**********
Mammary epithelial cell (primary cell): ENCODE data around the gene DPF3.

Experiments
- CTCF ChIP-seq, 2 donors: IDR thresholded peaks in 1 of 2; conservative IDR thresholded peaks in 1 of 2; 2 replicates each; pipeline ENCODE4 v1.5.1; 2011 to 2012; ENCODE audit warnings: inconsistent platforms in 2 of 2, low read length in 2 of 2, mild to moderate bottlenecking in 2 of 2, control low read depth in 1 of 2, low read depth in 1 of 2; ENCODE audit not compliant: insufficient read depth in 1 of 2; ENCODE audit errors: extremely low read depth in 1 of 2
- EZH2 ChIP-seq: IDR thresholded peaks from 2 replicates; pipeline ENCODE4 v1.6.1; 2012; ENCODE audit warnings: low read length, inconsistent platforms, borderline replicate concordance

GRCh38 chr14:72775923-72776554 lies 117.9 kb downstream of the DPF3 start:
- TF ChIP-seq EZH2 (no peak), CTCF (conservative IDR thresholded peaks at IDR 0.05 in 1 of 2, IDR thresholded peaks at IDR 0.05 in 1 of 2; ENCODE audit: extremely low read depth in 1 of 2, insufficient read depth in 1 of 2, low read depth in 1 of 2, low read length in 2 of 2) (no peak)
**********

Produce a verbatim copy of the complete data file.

Mammary epithelial cell (primary cell): ENCODE data around the gene DPF3.

Experiments
- CTCF ChIP-seq, 2 donors: IDR thresholded peaks in 1 of 2; conservative IDR thresholded peaks in 1 of 2; 2 replicates each; pipeline ENCODE4 v1.5.1; 2011 to 2012; ENCODE audit warnings: inconsistent platforms in 2 of 2, low read length in 2 of 2, mild to moderate bottlenecking in 2 of 2, control low read depth in 1 of 2, low read depth in 1 of 2; ENCODE audit not compliant: insufficient read depth in 1 of 2; ENCODE audit errors: extremely low read depth in 1 of 2
- EZH2 ChIP-seq: IDR thresholded peaks from 2 replicates; pipeline ENCODE4 v1.6.1; 2012; ENCODE audit warnings: low read length, inconsistent platforms, borderline replicate concordance

GRCh38 chr14:72775923-72776554 lies 117.9 kb downstream of the DPF3 start:
- TF ChIP-seq EZH2 (no peak), CTCF (conservative IDR thresholded peaks at IDR 0.05 in 1 of 2, IDR thresholded peaks at IDR 0.05 in 1 of 2; ENCODE audit: extremely low read depth in 1 of 2, insufficient read depth in 1 of 2, low read depth in 1 of 2, low read length in 2 of 2) (no peak)